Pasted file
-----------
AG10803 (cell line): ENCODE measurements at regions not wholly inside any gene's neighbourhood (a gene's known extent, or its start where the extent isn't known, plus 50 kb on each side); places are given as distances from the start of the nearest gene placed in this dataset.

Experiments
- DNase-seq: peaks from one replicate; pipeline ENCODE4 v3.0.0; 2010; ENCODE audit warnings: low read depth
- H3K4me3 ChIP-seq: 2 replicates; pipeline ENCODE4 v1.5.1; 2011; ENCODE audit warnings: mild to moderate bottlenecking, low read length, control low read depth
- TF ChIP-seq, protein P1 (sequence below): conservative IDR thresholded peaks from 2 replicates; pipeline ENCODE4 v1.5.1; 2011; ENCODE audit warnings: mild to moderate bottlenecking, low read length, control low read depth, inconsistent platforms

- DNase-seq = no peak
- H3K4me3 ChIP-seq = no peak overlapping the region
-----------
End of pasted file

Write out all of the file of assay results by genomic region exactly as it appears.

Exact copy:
AG10803 (cell line): ENCODE measurements at regions not wholly inside any gene's neighbourhood (a gene's known extent, or its start where the extent isn't known, plus 50 kb on each side); places are given as distances from the start of the nearest gene placed in this dataset.

Experiments
- DNase-seq: peaks from one replicate; pipeline ENCODE4 v3.0.0; 2010; ENCODE audit warnings: low read depth
- H3K4me3 ChIP-seq: 2 replicates; pipeline ENCODE4 v1.5.1; 2011; ENCODE audit warnings: mild to moderate bottlenecking, low read length, control low read depth
- TF ChIP-seq, protein P1 (sequence below): conservative IDR thresholded peaks from 2 replicates; pipeline ENCODE4 v1.5.1; 2011; ENCODE audit warnings: mild to moderate bottlenecking, low read length, control low read depth, inconsistent platforms

- DNase-seq = no peak
- H3K4me3 ChIP-seq = no peak overlapping the region